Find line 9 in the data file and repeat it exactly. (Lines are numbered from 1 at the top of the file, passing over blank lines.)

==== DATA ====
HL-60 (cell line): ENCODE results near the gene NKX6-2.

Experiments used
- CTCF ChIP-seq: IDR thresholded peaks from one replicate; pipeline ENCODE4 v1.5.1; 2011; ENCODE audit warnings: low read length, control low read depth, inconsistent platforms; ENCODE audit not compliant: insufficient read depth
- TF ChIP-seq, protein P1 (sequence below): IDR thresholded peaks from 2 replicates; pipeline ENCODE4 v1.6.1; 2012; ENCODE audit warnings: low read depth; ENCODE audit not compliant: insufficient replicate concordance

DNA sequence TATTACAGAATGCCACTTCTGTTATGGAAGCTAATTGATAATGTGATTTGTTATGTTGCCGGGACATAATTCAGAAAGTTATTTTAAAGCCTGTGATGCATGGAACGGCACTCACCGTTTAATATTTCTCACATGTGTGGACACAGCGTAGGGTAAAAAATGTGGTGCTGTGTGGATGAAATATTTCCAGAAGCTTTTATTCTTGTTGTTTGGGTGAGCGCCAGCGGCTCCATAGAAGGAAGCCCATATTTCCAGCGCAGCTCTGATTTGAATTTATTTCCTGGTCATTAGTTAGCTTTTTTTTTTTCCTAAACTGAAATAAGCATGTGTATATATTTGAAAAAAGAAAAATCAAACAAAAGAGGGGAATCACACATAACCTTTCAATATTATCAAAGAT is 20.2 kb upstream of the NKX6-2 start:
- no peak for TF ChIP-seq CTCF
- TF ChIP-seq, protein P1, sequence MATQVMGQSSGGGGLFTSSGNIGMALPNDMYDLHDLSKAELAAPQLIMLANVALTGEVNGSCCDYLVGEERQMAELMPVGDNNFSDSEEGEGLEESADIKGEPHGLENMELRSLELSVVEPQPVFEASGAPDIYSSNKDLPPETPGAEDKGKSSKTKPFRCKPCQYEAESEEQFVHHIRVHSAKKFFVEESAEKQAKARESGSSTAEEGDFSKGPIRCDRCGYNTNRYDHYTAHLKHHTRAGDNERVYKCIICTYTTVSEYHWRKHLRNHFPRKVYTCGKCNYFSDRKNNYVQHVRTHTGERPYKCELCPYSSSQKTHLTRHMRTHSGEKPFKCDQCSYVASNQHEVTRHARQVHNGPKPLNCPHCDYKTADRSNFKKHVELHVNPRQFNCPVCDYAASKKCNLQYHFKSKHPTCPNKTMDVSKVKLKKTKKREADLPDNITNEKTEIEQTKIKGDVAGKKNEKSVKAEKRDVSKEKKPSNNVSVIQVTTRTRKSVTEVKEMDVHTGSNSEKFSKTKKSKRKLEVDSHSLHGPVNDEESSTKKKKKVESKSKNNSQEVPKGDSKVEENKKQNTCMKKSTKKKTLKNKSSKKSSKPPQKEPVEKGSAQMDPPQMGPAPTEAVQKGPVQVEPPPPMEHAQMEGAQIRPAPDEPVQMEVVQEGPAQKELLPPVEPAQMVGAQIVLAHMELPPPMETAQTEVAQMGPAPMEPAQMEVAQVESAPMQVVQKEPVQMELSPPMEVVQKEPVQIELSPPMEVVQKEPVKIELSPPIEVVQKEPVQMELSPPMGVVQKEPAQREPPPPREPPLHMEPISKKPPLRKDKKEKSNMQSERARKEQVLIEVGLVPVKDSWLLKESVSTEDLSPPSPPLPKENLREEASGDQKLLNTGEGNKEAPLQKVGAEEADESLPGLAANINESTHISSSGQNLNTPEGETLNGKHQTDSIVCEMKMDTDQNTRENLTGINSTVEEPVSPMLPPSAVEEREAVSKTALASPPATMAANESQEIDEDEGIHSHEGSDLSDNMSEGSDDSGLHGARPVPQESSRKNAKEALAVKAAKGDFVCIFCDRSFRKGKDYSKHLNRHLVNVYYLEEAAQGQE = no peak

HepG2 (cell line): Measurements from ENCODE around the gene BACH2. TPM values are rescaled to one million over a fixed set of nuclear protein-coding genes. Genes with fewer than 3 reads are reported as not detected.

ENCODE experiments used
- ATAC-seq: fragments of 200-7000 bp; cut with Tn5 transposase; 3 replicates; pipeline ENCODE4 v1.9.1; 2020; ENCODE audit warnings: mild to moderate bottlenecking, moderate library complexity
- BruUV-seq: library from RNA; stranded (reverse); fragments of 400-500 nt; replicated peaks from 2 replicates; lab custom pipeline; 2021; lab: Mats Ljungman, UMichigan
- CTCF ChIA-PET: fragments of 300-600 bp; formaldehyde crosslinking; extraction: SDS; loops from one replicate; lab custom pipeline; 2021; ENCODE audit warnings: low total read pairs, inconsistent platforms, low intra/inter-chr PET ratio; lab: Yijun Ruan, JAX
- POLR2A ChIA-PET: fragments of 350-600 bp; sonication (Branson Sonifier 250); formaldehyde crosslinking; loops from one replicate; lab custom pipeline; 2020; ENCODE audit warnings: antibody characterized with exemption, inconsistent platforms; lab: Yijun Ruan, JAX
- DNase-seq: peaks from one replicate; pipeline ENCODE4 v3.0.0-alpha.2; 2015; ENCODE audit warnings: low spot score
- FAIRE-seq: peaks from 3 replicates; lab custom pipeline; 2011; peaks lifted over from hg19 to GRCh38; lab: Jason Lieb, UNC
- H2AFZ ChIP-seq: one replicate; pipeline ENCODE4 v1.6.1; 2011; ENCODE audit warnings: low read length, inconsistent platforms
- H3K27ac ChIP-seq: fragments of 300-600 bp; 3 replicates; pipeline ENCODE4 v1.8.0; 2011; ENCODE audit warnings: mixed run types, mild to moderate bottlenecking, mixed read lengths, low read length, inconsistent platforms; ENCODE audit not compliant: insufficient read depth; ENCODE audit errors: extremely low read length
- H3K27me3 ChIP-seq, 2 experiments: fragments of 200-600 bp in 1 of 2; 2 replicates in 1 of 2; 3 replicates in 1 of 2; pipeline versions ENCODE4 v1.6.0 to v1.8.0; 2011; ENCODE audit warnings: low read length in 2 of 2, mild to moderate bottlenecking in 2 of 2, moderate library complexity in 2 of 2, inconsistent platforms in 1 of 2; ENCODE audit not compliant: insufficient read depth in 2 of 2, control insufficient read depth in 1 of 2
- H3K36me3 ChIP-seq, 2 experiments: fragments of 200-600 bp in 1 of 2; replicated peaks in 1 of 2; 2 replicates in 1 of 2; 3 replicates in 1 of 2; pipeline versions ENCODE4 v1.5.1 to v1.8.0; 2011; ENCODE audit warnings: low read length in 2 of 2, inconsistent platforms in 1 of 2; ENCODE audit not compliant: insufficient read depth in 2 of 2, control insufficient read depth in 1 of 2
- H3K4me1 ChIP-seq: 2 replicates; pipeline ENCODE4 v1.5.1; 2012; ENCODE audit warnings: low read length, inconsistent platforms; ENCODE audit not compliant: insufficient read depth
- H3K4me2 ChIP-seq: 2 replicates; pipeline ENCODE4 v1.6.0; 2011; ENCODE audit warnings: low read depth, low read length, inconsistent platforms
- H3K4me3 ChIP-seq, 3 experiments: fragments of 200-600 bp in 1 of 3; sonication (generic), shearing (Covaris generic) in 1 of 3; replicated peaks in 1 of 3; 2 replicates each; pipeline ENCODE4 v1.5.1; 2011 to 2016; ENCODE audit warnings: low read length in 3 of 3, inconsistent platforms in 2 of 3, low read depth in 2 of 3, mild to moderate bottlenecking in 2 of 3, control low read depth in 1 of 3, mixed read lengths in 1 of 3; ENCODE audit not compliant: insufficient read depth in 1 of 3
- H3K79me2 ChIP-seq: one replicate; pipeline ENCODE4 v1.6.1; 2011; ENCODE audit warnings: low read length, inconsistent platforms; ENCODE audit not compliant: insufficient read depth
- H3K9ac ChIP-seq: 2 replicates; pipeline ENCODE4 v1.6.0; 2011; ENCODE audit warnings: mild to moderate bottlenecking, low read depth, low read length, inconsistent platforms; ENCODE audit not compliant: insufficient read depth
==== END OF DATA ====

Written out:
ENCODE experiments used